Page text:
gold bullion
Gold is maintaining bullish upside thanks in large part to ETFs. | Image: REUTERS/Beawiharta

The price of gold advanced Wednesday amid a constant influx of capital into the safe-haven asset, a sign that investors were hedging their bets against global macroeconomic instability.

Gold Price Sees Renewed Upside; Silver Follows

Futures on December gold climbed all the way to $1,516.90 troy ounce on the Comex division of the New York Mercantile Exchange. The contract was last up $9.20, or 0.6%, to $1,513.10 an ounce.

Gold price
The price of gold continues to hold well above $1,500 an ounce, but a return to six-year highs remains elusive for now. | Chart: barchart.com

Silver futures, which often track closely with gold, climbed 12 cents, or 0.7%, to $17.82 an ounce.

Gold’s premium over silver declined 0.2% to 84.71. That’s how many ounces of silver are needed in exchange for one ounce of gold bullion.

The U.S. dollar index (DXY), which normally tracks inversely with precious metals, declined slightly against a basket of world currencies Tuesday. DXY was last down 0.1% to 99.08. The greenback began the fourth quarter at two-year highs as signs of a pervasive dollar shortage began to emerge.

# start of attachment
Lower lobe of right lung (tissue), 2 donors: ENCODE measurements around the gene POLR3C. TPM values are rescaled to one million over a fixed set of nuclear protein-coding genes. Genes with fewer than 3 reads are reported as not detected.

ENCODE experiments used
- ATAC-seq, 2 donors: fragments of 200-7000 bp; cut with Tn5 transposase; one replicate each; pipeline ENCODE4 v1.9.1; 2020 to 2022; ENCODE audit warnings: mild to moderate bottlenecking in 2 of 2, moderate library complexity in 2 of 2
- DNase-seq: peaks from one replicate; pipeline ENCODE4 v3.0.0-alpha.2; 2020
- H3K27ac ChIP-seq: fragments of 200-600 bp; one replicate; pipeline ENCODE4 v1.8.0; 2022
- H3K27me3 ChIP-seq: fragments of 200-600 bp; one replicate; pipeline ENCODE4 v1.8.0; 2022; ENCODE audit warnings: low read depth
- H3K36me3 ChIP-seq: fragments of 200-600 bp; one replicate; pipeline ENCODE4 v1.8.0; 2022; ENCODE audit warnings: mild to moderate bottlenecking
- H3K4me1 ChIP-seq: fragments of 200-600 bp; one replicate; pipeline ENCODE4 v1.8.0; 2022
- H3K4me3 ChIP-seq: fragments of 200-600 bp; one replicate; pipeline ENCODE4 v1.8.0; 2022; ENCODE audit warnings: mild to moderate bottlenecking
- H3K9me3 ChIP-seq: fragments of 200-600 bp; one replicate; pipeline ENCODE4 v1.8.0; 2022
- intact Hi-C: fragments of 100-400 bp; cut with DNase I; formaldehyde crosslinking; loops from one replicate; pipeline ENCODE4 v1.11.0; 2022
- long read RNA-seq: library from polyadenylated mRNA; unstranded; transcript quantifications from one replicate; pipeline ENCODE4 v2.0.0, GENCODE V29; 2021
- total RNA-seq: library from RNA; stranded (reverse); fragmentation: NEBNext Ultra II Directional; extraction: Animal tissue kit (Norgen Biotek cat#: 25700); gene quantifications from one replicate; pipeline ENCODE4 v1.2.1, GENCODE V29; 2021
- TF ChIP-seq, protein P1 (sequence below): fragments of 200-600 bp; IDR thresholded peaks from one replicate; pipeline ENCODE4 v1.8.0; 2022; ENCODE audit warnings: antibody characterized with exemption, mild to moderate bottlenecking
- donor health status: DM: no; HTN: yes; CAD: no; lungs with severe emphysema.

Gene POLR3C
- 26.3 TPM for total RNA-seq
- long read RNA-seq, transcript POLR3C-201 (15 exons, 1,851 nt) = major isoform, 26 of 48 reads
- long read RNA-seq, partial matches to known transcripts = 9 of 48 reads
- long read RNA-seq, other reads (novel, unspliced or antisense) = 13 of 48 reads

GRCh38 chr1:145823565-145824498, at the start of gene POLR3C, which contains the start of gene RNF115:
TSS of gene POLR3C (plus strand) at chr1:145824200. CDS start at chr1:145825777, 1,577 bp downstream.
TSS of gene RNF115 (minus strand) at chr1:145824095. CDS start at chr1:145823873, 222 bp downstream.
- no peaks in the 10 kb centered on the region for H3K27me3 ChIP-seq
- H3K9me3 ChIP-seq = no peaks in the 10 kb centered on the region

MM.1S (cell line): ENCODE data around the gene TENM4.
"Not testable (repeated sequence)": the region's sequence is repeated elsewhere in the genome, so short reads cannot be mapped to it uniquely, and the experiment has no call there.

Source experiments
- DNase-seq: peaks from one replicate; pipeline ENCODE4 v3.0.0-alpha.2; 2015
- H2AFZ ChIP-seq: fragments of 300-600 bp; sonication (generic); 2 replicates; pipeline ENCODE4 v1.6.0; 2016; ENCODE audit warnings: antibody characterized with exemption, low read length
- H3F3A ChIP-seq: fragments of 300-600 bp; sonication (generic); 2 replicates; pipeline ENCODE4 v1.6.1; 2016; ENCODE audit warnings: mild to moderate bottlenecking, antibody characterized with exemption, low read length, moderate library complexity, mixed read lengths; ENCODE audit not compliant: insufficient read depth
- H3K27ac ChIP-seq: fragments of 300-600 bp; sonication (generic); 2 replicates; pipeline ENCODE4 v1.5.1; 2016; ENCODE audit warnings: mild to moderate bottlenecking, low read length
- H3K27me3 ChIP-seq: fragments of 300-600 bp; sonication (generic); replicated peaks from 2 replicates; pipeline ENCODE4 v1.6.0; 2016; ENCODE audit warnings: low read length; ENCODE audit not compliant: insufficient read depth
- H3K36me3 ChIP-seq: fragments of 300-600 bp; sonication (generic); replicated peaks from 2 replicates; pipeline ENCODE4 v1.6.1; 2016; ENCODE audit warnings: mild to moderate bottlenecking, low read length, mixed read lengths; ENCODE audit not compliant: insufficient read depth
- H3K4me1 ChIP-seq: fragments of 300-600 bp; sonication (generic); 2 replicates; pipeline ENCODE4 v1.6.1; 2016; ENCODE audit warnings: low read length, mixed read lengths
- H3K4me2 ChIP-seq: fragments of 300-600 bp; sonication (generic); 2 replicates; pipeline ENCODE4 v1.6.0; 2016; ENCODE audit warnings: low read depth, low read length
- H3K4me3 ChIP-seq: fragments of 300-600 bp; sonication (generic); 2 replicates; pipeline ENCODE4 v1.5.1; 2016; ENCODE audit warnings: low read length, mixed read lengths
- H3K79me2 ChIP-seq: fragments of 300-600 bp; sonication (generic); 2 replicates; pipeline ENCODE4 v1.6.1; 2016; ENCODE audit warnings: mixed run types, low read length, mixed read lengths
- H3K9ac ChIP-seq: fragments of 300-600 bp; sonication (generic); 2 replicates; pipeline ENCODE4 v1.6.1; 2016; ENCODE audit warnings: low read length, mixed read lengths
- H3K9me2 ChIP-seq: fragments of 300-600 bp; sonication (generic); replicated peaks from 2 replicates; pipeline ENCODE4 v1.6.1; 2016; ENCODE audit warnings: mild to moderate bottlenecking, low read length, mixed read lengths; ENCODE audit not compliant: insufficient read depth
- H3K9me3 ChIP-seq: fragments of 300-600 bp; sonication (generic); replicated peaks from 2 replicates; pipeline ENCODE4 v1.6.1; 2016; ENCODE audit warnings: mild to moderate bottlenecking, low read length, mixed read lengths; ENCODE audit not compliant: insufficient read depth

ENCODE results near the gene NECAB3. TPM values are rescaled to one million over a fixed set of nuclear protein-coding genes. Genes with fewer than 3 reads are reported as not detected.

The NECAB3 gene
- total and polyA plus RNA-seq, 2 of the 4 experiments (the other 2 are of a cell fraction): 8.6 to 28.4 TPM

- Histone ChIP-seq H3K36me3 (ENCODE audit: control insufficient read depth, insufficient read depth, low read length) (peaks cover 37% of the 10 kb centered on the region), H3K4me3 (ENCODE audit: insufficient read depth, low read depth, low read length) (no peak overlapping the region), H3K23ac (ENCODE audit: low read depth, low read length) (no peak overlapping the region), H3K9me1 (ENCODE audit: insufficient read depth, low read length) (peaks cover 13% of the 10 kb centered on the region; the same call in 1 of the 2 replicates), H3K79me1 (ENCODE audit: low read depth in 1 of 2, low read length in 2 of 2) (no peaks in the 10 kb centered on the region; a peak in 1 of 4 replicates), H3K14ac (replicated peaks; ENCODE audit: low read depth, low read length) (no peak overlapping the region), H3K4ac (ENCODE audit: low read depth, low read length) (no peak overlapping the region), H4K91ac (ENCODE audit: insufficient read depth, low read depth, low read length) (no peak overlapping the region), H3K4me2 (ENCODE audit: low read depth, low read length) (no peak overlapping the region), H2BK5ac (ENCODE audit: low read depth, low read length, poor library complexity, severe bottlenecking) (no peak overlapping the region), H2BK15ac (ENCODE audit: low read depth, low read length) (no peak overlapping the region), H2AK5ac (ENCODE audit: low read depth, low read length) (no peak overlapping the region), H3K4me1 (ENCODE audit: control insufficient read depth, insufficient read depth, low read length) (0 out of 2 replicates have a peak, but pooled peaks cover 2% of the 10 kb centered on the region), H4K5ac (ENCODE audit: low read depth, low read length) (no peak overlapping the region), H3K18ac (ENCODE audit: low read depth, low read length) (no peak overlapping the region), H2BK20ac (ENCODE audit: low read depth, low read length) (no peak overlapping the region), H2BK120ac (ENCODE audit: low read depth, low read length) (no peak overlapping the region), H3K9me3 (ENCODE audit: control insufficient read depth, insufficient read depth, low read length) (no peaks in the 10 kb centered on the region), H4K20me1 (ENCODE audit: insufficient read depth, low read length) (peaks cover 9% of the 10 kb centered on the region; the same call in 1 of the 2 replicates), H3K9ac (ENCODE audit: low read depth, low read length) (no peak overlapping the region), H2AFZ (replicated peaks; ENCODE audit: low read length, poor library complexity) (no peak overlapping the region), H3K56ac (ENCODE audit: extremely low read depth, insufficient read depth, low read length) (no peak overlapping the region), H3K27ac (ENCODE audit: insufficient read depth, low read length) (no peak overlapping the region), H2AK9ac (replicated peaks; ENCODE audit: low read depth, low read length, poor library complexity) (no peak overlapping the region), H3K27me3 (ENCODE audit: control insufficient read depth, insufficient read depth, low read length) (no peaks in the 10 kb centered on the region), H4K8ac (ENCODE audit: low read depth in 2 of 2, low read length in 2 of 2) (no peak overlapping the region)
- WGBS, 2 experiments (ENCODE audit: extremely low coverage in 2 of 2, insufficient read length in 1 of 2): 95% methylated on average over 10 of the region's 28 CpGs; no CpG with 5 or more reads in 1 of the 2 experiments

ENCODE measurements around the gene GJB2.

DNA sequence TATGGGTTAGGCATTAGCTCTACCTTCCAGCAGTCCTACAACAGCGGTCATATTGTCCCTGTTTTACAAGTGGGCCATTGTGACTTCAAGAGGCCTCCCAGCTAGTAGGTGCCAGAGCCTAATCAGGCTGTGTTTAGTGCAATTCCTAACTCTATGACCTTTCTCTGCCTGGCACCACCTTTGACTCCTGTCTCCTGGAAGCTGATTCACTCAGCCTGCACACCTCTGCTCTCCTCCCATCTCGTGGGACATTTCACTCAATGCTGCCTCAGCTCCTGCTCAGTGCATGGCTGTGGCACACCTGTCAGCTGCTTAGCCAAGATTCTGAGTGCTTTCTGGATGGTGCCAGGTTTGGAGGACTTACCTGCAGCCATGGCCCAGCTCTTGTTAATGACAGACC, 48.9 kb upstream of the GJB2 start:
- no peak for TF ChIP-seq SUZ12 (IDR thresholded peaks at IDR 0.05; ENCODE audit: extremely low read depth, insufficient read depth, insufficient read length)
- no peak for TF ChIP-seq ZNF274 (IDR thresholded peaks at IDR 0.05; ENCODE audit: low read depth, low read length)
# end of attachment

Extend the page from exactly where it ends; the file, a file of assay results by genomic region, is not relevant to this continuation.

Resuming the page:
Gold ETFs See Massive Inflows

Demand for gold is not only coming from the futures market, but from long-term investors concerned about global macroeconomic instability.

Inflows into gold-backed exchange traded funds (ETFs) have expanded for 17 straight days, the longest streak since 2009, according to Bloomberg. The total amount of gold held in these funds now stands just 35 tons shy of the record high set in 2012.

Bullion’s draw as a safe-haven investment is likely to send prices higher in the short term, according to Citigroup. The bank is calling for gold to hit $1,700 an ounce over the next six-to-12 months. This year, gold has traded at record highs in virtually every major currency except the U.S. dollar.

Gold’s safe-haven magnet will also strengthen in light of weakening global growth. Kristalina Georgieva, the International Monetary Fund’s new head, warned Tuesday that the global economy is in the midst of a “synchronized slowdown” that could worsen if trade conflicts aren’t resolved.

Under President Trump, the United States has sought to rewrite the terms of trade with several countries it has accused of using unfair trading practices. Washington has signed new trade accords with Mexico, Canada and Japan, but a comprehensive deal with China remains elusive.

This article was edited by Josiah Wilmoth.

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